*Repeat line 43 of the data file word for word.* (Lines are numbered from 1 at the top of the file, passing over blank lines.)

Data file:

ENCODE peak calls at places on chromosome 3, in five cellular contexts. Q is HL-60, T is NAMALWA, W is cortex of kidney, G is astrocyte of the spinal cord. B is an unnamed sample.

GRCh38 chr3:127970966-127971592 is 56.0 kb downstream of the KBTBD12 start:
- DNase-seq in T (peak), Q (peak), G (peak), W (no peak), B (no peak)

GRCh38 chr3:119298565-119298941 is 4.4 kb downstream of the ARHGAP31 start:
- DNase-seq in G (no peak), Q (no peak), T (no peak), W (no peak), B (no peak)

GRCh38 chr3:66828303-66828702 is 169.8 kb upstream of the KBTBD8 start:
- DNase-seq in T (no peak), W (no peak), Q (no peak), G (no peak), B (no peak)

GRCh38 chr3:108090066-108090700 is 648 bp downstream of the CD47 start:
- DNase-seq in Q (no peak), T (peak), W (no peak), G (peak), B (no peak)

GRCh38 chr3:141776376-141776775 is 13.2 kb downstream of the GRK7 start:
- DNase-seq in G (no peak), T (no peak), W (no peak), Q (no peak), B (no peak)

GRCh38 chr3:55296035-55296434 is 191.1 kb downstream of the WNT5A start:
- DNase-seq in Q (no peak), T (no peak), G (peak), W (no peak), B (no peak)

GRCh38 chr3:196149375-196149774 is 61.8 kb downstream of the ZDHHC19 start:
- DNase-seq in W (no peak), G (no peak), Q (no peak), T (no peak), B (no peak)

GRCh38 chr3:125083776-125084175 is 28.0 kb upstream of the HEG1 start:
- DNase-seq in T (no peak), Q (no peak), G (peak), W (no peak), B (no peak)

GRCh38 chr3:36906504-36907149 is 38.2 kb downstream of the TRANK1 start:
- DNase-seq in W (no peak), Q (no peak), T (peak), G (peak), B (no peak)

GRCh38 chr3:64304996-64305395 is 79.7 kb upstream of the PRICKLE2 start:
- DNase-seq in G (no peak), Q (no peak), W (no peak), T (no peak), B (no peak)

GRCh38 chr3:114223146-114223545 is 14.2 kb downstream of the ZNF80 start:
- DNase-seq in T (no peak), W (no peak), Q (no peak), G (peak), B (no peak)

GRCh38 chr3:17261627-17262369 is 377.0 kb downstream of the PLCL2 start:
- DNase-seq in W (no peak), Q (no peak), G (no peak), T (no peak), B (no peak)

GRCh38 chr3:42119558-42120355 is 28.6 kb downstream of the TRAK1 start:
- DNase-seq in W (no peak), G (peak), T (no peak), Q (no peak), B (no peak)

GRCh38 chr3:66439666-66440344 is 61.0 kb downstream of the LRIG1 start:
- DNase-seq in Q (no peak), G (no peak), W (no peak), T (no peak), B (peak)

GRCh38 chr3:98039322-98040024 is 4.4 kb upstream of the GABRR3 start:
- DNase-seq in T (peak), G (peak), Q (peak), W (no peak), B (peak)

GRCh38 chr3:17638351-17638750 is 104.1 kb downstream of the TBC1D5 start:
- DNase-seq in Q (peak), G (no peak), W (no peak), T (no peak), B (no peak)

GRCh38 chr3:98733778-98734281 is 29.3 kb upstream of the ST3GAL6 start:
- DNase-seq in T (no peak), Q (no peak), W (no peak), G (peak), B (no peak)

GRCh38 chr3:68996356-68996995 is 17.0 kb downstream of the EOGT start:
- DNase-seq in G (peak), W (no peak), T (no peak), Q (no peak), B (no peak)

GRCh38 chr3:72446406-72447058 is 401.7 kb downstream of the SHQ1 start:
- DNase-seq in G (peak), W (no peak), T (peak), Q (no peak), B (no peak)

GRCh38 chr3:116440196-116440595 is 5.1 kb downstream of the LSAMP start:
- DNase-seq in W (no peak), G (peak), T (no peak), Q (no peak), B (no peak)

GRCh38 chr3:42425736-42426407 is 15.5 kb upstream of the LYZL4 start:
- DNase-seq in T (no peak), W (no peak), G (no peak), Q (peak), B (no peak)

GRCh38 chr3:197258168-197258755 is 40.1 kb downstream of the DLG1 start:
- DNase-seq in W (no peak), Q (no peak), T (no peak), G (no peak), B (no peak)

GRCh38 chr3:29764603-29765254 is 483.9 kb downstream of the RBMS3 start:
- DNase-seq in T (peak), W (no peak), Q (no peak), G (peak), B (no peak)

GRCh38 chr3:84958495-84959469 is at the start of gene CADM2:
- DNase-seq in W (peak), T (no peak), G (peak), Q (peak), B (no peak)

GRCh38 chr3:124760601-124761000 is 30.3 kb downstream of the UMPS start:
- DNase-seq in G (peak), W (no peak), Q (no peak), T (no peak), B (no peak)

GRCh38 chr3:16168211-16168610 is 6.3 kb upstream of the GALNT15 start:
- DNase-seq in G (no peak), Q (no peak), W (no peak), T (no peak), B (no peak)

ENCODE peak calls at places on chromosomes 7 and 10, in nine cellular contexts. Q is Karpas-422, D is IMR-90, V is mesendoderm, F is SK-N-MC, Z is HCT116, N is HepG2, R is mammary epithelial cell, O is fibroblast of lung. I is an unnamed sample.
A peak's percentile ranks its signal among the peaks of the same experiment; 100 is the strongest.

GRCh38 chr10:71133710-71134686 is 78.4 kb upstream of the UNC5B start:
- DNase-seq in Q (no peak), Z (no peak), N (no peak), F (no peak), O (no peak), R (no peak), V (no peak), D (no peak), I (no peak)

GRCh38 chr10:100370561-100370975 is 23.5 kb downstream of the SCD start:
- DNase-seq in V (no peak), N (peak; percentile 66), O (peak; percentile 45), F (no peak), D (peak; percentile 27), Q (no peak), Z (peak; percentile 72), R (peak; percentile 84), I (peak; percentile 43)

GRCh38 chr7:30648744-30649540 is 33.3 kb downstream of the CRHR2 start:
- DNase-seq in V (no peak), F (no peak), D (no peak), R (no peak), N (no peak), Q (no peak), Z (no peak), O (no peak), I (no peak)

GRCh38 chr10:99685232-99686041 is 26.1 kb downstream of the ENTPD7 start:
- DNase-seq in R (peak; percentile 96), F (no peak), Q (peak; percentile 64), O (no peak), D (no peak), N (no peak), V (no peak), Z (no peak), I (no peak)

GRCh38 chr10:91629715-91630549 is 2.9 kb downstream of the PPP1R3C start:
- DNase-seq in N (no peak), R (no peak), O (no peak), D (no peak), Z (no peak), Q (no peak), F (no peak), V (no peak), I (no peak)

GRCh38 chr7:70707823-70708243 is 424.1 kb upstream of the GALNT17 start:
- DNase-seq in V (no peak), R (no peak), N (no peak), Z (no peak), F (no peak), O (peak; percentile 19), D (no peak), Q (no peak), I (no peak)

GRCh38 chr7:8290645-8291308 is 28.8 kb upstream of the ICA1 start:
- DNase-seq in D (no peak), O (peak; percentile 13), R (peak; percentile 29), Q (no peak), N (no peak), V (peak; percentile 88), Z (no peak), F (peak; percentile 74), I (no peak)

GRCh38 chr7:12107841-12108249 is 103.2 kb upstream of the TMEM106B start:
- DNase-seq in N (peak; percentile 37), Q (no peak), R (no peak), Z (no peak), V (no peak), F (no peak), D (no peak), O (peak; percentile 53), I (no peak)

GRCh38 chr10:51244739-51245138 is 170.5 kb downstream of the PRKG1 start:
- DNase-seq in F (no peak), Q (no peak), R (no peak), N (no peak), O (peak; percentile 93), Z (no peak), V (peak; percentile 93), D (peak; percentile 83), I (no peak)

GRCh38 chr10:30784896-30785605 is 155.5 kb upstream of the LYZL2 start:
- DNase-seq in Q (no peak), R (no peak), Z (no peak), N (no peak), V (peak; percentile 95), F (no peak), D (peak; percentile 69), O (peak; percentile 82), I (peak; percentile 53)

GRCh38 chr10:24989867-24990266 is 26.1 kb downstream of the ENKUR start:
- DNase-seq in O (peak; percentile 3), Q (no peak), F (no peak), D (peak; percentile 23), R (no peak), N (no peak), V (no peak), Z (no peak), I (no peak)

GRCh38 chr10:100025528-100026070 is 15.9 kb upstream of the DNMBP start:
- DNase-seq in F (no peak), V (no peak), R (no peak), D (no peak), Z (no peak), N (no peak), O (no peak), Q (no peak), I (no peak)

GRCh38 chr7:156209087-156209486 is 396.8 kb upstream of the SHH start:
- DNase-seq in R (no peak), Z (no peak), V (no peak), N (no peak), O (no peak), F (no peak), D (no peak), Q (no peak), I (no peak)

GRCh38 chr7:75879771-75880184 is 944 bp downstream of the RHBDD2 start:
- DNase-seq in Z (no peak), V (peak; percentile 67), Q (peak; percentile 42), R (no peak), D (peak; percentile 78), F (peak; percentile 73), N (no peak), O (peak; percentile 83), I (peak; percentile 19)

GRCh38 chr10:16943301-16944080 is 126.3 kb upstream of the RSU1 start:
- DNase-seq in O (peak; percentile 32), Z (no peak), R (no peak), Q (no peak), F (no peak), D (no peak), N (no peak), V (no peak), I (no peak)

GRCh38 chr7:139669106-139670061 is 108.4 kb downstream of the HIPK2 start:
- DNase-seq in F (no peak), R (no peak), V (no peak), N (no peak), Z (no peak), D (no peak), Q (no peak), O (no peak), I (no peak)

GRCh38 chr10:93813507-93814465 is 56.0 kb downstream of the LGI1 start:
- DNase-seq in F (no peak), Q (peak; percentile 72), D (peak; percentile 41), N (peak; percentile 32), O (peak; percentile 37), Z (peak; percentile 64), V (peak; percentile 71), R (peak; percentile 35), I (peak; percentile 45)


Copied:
- DNase-seq in T (no peak), W (no peak), G (no peak), Q (peak), B (no peak)